Many of us have become numb to the escalating collapse of everything that’s accelerating all around us. Extreme events have become so commonplace that they hardly get noticed by mainstream media. It’s Monday morning and I have to dig deep into my newsfeed to find any mention of ongoing heat waves, fires, droughts and storms.
On Sunday afternoons I get together with a group of friends to play Irish music in a local park. Yesterday, I asked one of my fiddler friends for some motivation, something to write about. She did not disappoint. She reminded me that these are not normal times. There is a singular reality to the depth of the shit we are going through at this particular moment that needs to be recognized and recorded. Right now, this particular moment, is the most totally f**ked up moment in modern human history on a global scale. But the sad and terrifying reality is that there will be so many more of these singular moments to come. The extreme events of today will forever become tomorrow’s baseline.
The collapse of everything is not an event. It is not a tick mark in time. We are not getting hit by a comet where normal life is possible one day and global extinction is inevitable the next. We can’t predict the day a particular catastrophe associated with collapse will happen. Collapse is not coming at us like some ball of ice in the sky. There is nothing special about February 21, 2022 or the year 2030, 2050 or 2100. I’ll say it here with absolute certainty: humanity will not be extinct by the year 2026. Want to make a bet?
Global industrial civilization is complex and widespread. A fire in Lytton, BC or drought in California has little impact on those devastated by a mudslide in Petropolis, Brazil or a wildfire in Corrientes, Argentina. And yet each of these events is part of the process of collapse.
We typically talk about collapse in excessively general terms, defined by sweeping statements like “overshoot and overpopulation” or “1.5C by 2030” or “aerosol masking.” Yet these generalities play out in specific events in our daily life. And each of these events hurts just a little bit more, draining the collective blood of civilization, legacy, humanity and life.
Collapse is death by one million cuts (or 8 billion, but who’s counting?), a long and painful process leading to the end of everything.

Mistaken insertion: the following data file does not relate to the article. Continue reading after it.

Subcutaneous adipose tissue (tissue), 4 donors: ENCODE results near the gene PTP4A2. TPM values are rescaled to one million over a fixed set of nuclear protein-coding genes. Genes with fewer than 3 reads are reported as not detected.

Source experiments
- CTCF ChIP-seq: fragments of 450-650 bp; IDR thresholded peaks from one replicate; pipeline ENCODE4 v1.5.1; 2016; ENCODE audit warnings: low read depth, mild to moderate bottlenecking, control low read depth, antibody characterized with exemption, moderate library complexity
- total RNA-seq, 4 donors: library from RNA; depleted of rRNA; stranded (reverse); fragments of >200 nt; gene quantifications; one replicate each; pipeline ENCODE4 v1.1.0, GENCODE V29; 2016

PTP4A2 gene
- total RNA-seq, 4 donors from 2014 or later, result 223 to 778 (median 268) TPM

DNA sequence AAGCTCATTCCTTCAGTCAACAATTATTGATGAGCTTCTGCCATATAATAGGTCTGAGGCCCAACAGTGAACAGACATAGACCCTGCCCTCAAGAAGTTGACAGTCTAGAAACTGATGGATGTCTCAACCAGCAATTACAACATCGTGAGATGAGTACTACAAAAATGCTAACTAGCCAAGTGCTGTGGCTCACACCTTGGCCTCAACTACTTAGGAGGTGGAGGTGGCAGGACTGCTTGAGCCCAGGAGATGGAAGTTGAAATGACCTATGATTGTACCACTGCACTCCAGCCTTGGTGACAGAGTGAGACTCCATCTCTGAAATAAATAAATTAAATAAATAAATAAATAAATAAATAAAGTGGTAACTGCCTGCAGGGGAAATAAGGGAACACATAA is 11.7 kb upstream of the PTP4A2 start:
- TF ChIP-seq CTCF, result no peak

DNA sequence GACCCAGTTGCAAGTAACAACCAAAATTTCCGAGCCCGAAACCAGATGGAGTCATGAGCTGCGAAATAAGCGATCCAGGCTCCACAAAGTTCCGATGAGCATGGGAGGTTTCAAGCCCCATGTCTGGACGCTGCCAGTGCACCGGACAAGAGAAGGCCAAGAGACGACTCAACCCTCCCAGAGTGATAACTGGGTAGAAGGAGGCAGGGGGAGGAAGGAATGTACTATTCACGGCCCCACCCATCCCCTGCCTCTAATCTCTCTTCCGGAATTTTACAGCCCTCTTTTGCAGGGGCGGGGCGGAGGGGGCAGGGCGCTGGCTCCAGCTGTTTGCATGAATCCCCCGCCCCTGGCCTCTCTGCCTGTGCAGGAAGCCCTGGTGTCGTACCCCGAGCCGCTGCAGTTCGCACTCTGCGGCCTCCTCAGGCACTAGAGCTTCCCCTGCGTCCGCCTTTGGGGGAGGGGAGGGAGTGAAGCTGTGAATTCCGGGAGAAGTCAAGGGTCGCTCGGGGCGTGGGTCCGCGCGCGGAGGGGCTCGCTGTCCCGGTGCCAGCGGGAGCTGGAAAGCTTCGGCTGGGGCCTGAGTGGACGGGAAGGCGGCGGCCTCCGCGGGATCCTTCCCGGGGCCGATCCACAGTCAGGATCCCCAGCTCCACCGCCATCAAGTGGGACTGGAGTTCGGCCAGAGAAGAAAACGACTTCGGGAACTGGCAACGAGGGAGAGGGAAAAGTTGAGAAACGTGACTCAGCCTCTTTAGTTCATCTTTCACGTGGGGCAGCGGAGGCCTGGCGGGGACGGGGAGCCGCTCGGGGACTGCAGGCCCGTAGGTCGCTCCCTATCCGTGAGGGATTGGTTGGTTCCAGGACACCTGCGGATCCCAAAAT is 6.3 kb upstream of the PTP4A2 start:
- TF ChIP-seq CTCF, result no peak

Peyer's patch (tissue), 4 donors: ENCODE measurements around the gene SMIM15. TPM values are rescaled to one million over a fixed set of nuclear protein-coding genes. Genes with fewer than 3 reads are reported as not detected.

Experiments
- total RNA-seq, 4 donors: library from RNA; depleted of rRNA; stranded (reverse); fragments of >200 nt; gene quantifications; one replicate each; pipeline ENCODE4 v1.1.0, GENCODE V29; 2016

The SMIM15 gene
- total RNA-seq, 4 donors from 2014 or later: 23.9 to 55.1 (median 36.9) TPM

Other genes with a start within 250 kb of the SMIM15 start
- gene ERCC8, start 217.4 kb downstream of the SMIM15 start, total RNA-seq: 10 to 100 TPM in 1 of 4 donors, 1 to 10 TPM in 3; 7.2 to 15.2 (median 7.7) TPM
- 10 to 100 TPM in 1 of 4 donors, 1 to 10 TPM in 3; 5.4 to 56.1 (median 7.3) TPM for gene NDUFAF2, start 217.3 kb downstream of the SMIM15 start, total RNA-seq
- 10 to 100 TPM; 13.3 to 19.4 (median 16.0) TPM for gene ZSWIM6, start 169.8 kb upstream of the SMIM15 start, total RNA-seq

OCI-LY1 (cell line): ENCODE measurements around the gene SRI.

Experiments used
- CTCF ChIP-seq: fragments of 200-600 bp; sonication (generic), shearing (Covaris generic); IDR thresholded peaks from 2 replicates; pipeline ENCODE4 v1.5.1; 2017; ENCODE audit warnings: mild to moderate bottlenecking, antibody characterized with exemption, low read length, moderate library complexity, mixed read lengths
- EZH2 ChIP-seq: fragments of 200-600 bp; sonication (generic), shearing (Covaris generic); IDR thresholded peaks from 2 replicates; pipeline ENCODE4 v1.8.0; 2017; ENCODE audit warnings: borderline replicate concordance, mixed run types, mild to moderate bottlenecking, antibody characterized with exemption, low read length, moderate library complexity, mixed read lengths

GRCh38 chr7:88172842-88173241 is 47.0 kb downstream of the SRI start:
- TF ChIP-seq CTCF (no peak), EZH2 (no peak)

In case you need a reminder, like I did, here’s today’s short list:
- Vladimir Putin and Russia are poised to invade independent Ukraine, destabilizing Europe. 1939 anyone?
- COVID continues worldwide, with daily deaths averaging around 10k and record cases in South Korea and Indonesia.
- Yet the political elite here in the U.S. are proclaiming: “masks, we don’t need no stinkin’ masks!”
- Trucker strikes and the “Freedom Convoy” in Canada are still going on. What’s the issue? It’s changing every day.
- “People are selling their organs. People are selling their children. They are desperate. They are hungry.” —Ramiz Alakbarov, on the current situation in Afghanistan.
- The supply-chain crisis is not expected to ease anytime soon. No guacamole for you.
- Inflation is spiking worldwide, the highest in decades. I just paid $6 for a cup of Starbucks coffee. That’s ordinary, everyday coffee, not some Franken-drink-ocino.
- There are critical labor shortages across multiple industries. If you want to be a teacher, nurse, pilot, truck driver or fast food worker, this is your chance.
- How many conspiracy theorists does it take to screw in a light bulb? Only “Q” knows.
- Crop failures are ongoing, the latest are corn crop failures in Sudan and Brazil.
- The ice shelf holding back the Thwaites glacier will break up in two to five years. Don’t be alarmed, they say.
- Last week there was a new prediction for up to 1 foot of sea level rise by 2050. Time to sell your Florida swampland.
- There was a new record minimum set for sea ice extent in Antarctica. Tell your climate denying uncle Fred he’s wrong.
- Speaking of records, the greenhouse gas methane just hit a new all time high of 1907 parts per billion.
- And CO2 is headed for a record, over 420 ppm, at its peak in May.
- Fortunately, La Nina is keeping global temperatures from spiking. The next El Nino will not be fun.
- Unfortunately, La Nina means little rain for the western U.S.
- The current drought in California is now the driest period in the last 1200 years?
- Did you even hear about the wildfires in Argentina or the heat wave in Perth? Neither did I.
- Okay, we are nearing another northern hemisphere summer season and I’ll say it — Fire season ahead and I am scared.
- Oh yeah, one last item. The billionaires are getting richer. F**k you Jeff Bezos & Elon Musk.
Surely if I looked a little deeper I could find dozens of other items to add to this list. Koalas being put on the endangered species list, a volcanic eruption in Tonga, the growing threat of antibiotic resistant bacteria and lead contamination of water supplies. There’s Siberian permafrost & Arctic clathrate methane, a looming “blue ocean event,” record Greenland ice melt, bleaching of coral reefs and an expanding ozone hole. My top 40 list is here. Maybe there is something happening where you live that is more directly impactful on your life than any of these. One million cuts means a lot of cuts.
There are simply not enough bandaids to keep up with the increasing frequency, duration and intensity of the cuts that the planet and civilization is experiencing. Rebuilding infrastructure, culture, political systems and ecosystems is a hopeless whack-a-mole enterprise. There is no transition to green energy, no cessation of fossil fuels, no electric car or wind farm, and no ecotopian ideal that is going to do a damn thing to stop what’s coming our way.
In the meantime, I’ll keep playing those Irish tunes on Sunday afternoons just as long as my aging fingers hold out against the rising storms to come. And maybe we can all dance a little jig together on our way out.